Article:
The reason I have heard for this (dropping 2 bombs) in school by a great history teacher is straight-forward and plausible: the US wanted to test the A-bomb in different terrains/under different circumstances.
 

loreta

The Living Force
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I do not know if that can help, there is a book written by John Hersey, Hiroshima. It tells the stories of six survivors of the atomic bomb dropped on Hiroshima. It is regarded as one of the earliest examples of the New Journalism, in which the story-telling techniques of fiction are adapted to non-fiction reporting.

And the movie made by a Japanese director, Shōhei Imamura, about the bomb on Hiroshima, "Black Rain".

Ah, and the movie "Hiroshima mon amour" by Alain Resnais.
 

BHelmet

Dagobah Resident
The reason I have heard for this (dropping 2 bombs) in school by a great history teacher is straight-forward and plausible: the US wanted to test the A-bomb in different terrains/under different circumstances.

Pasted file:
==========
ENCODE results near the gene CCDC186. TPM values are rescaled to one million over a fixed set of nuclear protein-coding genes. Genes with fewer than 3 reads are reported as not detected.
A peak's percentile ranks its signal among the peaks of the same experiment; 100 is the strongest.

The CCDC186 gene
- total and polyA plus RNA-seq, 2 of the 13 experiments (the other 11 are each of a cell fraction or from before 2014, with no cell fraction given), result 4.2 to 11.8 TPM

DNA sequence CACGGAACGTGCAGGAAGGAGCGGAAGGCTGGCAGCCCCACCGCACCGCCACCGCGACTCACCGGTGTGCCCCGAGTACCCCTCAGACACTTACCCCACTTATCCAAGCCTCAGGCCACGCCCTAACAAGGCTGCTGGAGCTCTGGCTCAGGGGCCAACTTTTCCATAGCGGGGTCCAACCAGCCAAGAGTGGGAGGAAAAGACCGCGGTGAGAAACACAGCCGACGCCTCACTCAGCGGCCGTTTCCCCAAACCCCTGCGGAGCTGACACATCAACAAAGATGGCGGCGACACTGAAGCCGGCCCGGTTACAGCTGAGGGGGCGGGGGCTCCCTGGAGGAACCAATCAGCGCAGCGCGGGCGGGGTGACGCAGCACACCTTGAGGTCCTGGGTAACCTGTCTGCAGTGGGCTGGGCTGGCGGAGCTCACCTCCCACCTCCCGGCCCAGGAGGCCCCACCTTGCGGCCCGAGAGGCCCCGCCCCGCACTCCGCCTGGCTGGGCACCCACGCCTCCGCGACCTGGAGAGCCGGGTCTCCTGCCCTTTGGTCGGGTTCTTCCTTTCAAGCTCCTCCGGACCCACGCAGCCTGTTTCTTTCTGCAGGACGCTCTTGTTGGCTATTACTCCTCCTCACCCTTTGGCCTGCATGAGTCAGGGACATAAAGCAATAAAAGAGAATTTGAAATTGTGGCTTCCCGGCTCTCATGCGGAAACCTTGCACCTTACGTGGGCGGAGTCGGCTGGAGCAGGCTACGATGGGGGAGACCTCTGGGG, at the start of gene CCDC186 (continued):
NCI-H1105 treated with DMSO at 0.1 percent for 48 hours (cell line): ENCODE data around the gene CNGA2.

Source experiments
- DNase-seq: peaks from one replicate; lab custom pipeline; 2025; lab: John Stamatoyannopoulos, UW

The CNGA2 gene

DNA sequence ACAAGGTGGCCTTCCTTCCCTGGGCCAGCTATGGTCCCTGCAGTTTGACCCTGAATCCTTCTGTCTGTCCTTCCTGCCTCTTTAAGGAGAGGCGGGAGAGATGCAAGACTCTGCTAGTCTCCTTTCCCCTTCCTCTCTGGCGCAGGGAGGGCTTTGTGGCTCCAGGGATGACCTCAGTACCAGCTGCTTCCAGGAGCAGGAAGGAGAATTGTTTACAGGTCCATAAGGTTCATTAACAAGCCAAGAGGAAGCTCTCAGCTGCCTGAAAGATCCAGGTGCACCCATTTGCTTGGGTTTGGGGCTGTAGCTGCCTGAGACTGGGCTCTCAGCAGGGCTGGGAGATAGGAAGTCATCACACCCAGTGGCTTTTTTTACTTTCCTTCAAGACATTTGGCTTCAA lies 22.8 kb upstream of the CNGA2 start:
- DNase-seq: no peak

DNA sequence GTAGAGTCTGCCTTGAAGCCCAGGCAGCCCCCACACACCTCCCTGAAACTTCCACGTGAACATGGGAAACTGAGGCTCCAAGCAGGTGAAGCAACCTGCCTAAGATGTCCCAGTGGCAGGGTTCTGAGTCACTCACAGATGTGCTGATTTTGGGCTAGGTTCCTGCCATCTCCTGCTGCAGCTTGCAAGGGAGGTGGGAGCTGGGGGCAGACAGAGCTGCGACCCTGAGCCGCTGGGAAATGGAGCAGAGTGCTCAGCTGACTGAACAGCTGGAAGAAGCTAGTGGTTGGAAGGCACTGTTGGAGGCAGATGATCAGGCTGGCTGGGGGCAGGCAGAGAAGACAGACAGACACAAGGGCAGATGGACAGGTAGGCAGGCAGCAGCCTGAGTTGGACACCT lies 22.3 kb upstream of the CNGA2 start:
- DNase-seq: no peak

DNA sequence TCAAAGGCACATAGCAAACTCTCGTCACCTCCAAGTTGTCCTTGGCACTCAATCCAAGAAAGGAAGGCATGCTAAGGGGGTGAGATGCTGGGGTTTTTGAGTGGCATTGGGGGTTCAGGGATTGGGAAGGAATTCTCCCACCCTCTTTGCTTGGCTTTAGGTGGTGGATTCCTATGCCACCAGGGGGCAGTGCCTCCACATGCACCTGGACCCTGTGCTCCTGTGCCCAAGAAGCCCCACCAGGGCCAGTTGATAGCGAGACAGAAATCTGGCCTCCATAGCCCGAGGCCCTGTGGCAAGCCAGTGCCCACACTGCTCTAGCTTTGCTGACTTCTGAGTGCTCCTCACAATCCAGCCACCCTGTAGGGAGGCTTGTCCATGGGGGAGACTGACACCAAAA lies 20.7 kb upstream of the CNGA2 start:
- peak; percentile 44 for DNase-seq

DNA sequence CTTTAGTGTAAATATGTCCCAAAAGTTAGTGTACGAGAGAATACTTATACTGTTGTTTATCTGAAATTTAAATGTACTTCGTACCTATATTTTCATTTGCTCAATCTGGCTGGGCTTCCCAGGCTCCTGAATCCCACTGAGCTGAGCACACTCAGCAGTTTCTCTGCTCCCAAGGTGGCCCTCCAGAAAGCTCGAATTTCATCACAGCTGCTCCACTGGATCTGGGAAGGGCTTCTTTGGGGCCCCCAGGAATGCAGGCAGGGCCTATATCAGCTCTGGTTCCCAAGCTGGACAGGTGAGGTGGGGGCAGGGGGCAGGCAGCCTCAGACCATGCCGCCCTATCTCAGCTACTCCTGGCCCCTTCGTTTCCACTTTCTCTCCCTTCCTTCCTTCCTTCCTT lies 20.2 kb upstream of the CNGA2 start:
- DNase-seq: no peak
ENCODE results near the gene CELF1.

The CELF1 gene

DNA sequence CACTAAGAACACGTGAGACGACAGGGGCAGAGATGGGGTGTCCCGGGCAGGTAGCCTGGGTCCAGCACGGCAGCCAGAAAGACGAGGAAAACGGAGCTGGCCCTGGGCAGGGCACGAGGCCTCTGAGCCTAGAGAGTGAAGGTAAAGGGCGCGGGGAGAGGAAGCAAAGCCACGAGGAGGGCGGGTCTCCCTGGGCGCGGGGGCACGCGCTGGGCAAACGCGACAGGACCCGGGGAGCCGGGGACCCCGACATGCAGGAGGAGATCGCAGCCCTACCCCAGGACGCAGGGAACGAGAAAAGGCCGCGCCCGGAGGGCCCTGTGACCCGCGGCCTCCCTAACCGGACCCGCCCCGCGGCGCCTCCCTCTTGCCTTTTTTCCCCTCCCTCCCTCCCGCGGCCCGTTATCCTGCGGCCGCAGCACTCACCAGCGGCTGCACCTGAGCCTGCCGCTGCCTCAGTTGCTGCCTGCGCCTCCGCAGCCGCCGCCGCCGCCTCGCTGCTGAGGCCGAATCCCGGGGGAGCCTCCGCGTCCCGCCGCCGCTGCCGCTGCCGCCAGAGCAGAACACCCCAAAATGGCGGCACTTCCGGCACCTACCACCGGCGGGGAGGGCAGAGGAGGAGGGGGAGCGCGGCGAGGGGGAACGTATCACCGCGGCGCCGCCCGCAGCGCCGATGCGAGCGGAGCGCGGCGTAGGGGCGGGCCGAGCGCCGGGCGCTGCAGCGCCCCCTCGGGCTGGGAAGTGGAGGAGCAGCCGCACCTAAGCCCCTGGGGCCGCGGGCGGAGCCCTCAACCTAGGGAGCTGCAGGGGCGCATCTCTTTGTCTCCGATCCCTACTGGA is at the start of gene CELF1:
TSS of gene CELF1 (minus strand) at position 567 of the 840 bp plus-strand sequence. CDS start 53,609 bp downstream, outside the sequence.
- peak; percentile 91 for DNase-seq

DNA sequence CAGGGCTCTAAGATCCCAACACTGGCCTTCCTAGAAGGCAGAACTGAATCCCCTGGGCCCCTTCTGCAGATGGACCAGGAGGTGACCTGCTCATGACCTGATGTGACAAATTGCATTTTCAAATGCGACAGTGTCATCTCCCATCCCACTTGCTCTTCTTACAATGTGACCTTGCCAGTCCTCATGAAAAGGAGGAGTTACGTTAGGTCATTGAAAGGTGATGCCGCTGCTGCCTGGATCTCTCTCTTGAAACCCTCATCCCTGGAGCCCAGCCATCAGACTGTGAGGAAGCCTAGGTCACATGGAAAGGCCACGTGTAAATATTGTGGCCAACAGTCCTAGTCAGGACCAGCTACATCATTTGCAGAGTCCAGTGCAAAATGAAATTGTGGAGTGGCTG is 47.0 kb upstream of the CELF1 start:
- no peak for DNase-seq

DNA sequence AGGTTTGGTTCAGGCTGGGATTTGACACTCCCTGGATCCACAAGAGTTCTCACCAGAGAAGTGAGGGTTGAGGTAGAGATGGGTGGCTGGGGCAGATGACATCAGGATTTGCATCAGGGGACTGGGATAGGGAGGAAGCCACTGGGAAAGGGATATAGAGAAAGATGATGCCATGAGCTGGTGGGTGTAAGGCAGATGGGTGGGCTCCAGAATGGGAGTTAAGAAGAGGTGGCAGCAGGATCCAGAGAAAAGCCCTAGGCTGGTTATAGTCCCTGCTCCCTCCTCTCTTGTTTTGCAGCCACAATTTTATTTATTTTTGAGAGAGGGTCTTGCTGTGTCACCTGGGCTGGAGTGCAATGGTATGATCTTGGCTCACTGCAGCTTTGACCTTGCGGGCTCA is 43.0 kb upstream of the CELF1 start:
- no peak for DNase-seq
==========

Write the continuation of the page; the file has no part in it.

Uh you don’t have to kill a quarter million people to do that. I Think the first one was - “see what we got here?” And the second said “and this was not a one shot deal. We got plenty more where that came from.” And the message was sent that the US was not above massive unnecessary slaughter/we are not afraid to use these things (primarily directed at Stalin). That allowed us to dictate the terms of all our post war relationships.
 

dmnlksm

Padawan Learner
The atomic bomb was dropped on Nagasaki due to heavy fog. Kokura was the first target. There's a lot of clear information about that.

Whatever the reason, the "Fat man" could not be thrown into Kokura because of this fog cloud. With about 45 minutes remaining over the city, the crew decided to head for the secondary destination: Nagasaki. Nagasaki was listed as one of 17 possible atomic bomb targets under plans drafted in April 1945, but in May the city was delisted. Although Nagasaki had a large port and facilities that manufactured torpedoes for the Japanese navy, the city also included a camp for US prisoners of war. Nagasaki, located in a mountainous geography, was also a military challenge. Kokura and Hiroshima were cities on somely flat plateaus, while Nagasaki was at the bottom of a deep valley.